Global brands bow to public pressure and suspend their operations in Russia, joining international corporate chorus of outrage over Moscow's invasion of Ukraine.

McDonald's says it will continue paying its 62,000 employees in Russia
McDonald's says it will continue paying its 62,000 employees in Russia "who have poured their heart and soul into our brand." (AFP Archive)

McDonald's, Starbucks, Coca-Cola, PepsiCo and General Electric –– ubiquitous global brands and symbols of US corporate might –– all have announced the temporary suspension of their businesses in Russia in response to the country’s invasion of Ukraine.

"Our values mean we cannot ignore the needless human suffering unfolding in Ukraine," McDonald's President and CEO Chris Kempczinski said in an open letter to employees on Tuesday.

The Chicago-based burger giant said it will temporarily close 850 stores but continue paying its 62,000 employees in Russia "who have poured their heart and soul into our McDonald's brand."

Last Friday, Starbucks had said that it was donating profits from its 130 Russian stores –– owned and operated by Kuwait-based franchisee Alshaya Group –– to humanitarian relief efforts in Ukraine. 

But on Tuesday, the company changed course and said it would temporarily close those stores. 

Alshaya Group will continue to pay Starbucks' 2,000 Russian employees, Starbucks President and CEO Kevin Johnson said in an open letter to employees.

Coca-Cola Co. announced it was suspending its business in Russia, but it offered few details.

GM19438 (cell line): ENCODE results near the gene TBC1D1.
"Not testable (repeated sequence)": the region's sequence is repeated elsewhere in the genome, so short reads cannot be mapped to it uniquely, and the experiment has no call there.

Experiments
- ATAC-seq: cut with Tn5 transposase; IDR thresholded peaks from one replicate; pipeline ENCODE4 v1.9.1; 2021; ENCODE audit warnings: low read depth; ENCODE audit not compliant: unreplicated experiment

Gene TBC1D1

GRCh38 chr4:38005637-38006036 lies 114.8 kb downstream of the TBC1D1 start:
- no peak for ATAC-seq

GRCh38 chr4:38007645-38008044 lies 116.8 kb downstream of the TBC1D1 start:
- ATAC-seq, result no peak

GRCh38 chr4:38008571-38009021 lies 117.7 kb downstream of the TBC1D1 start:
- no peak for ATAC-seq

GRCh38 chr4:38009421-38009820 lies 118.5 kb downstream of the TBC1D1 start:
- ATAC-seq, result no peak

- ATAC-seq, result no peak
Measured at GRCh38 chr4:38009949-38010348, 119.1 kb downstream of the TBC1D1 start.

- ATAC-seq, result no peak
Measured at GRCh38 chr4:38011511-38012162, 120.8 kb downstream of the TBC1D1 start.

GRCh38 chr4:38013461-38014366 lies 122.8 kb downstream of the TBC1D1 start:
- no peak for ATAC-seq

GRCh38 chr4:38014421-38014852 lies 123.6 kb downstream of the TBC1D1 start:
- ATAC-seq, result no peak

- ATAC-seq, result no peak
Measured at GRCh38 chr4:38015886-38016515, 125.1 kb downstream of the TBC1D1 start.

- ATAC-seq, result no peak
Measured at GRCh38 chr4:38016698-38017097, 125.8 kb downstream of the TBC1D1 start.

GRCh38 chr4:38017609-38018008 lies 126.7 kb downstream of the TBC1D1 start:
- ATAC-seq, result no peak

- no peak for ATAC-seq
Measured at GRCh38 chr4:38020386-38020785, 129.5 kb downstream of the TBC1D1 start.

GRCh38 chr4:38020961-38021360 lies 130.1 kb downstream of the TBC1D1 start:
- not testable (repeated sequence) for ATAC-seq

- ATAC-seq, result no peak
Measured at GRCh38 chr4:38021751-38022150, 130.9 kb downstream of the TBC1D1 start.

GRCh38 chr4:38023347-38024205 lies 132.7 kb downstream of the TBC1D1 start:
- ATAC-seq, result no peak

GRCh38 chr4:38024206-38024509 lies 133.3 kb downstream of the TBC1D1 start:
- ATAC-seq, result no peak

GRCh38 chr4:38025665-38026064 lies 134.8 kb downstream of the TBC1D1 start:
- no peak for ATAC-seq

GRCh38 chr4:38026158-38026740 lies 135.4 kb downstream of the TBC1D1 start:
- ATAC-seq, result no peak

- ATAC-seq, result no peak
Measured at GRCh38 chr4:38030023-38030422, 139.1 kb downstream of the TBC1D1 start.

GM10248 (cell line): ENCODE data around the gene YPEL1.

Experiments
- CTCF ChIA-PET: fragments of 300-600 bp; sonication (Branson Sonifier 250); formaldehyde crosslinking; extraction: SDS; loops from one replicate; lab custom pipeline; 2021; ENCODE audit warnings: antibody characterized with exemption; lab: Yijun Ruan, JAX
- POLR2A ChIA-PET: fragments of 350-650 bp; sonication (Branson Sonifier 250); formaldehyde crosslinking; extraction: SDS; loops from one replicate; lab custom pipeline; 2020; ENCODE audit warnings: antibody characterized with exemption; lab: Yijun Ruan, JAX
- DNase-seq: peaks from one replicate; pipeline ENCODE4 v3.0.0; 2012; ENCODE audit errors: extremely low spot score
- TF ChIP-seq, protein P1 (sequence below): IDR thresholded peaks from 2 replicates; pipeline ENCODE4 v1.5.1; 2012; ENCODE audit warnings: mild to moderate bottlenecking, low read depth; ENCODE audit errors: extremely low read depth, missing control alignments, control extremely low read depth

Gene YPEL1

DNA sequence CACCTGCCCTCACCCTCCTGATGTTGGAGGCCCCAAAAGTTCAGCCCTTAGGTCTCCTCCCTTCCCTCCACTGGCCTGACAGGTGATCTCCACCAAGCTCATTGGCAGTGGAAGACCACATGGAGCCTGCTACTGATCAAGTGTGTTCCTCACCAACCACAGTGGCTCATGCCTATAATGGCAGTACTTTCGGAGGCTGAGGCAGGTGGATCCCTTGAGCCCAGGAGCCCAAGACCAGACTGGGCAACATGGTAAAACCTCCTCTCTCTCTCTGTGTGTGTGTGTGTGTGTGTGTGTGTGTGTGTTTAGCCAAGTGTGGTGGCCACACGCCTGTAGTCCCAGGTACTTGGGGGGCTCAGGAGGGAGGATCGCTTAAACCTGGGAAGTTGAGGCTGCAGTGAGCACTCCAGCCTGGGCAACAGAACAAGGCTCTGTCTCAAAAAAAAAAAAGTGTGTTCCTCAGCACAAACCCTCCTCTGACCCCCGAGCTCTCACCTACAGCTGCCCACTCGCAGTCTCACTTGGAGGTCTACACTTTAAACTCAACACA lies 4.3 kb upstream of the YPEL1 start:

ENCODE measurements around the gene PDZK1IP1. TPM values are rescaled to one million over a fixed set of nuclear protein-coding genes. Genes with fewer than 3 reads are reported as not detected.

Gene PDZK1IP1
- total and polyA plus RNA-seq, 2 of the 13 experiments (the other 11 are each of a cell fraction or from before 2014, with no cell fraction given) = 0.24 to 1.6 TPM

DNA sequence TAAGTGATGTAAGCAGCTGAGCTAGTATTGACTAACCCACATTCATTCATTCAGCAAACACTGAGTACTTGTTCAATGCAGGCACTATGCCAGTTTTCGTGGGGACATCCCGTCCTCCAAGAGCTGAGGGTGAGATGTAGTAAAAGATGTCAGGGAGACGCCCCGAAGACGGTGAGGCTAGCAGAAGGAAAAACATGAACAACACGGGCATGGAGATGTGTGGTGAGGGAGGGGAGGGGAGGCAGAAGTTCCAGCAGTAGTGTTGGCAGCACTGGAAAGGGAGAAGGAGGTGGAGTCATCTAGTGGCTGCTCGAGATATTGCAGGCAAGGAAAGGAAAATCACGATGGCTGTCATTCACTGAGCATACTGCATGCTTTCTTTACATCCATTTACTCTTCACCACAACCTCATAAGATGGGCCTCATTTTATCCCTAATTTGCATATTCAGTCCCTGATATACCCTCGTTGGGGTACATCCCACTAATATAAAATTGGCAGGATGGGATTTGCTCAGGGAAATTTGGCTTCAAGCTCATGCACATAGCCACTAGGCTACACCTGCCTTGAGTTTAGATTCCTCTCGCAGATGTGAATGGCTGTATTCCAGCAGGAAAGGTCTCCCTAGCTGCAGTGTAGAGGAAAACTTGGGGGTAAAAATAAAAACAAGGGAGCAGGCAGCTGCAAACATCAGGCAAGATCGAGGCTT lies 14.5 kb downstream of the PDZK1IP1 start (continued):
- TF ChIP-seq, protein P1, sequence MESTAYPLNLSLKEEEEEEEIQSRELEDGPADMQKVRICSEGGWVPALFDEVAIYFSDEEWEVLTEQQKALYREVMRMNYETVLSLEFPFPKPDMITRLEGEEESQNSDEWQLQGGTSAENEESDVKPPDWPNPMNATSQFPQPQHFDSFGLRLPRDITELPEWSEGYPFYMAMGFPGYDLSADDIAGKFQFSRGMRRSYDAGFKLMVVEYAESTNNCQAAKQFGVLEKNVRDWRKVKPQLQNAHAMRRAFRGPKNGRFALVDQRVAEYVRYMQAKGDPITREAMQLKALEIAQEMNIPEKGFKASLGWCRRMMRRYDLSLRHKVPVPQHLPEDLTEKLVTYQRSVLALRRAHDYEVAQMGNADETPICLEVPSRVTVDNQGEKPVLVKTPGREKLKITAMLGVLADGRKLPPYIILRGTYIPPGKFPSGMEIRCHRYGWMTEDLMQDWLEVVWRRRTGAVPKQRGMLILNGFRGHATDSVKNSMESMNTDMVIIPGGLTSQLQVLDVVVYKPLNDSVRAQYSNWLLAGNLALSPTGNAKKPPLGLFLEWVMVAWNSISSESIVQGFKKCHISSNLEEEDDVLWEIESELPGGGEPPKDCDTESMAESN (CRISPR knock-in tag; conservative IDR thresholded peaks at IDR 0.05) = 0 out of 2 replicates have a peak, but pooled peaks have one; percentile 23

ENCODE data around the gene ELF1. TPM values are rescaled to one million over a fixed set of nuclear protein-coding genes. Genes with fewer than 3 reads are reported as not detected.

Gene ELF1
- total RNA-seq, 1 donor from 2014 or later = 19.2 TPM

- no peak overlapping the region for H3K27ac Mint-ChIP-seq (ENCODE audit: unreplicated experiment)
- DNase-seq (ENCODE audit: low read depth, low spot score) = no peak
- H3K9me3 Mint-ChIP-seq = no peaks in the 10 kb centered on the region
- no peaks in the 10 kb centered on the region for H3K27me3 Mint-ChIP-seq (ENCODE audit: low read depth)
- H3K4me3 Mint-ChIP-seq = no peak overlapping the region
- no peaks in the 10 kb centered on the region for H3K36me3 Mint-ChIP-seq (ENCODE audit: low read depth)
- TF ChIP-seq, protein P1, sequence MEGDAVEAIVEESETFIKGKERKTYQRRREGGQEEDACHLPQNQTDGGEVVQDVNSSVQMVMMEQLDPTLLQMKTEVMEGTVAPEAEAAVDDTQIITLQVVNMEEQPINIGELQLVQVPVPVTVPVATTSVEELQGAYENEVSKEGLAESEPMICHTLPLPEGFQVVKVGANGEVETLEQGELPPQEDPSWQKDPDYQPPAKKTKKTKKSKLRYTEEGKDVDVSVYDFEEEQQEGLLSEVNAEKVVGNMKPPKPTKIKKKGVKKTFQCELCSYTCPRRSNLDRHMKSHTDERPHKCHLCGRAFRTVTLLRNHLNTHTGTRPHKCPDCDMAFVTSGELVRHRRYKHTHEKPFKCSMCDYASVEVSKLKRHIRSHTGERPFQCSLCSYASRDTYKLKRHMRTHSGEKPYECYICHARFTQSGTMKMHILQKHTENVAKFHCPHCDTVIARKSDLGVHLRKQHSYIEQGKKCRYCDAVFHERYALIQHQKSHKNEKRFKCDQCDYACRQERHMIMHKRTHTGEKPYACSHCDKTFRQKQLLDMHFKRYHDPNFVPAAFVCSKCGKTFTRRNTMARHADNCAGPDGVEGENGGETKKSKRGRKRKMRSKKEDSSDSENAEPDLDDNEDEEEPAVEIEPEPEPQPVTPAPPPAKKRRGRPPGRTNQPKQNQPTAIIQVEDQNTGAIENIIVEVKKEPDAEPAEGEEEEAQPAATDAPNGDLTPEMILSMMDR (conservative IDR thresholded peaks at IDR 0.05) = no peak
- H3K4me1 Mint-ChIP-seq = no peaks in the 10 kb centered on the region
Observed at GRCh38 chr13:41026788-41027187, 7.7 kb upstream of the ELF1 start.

Coke’s partner, Switzerland-based Coca-Cola Hellenic Bottling Co., owns 10 bottling plants in Russia, which is its largest market. Coke has a 21 percent stake in Coca-Cola Hellenic Bottling Co.

Pepsi, based in Purchase, New York, said it will suspend sales of beverages in Russia. It will also suspend any capital investments and promotional activities.

General Electric also said in a Twitter post that it was partially suspending its operations in Russia. 

GE said two exceptions would be essential medical equipment and support for existing power services in Russia.

McDonald's treading on thin ice

McDonald’s is among those to take the biggest financial hit. 

Unlike Starbucks and other fast-food companies like KFC and Pizza Hut, whose Russian locations are owned by franchisees, McDonald's owns 84 percent of its Russian stores. 

McDonald's has also temporarily closed 108 restaurants it owns in Ukraine and continues to pay those employees.

In a recent regulatory filing, McDonald's said its restaurants in Russia and Ukraine contribute 9 percent of its annual revenue, or around $2 billion last year.

McDonald's said on Tuesday it has donated more than $5 million to its employee assistance fund and to relief efforts. 

Pressure had been mounting on companies that remained in the country. 

Long history in Russia

Some of the companies have a long history of operating in Russia. PepsiCo entered the Russian market in the early 1960s, at the height of the Cold War, and helped to create common ground between the US and the Soviet Union.

Later, McDonald's was one of the first US fast food companies to open a store in Russia, a sign that the Cold War had thawed. 

On January 31, 1990, thousands of Russians lined up before dawn to try hamburgers –– many for the first time –– at the first McDonald's in Moscow. By the end of the day, 30,000 meals had been rung up on 27 cash registers, an opening-day record for the company.

But since the Ukraine invasion last month, many corporations have ceased operations in Russia in protest.

Source: AP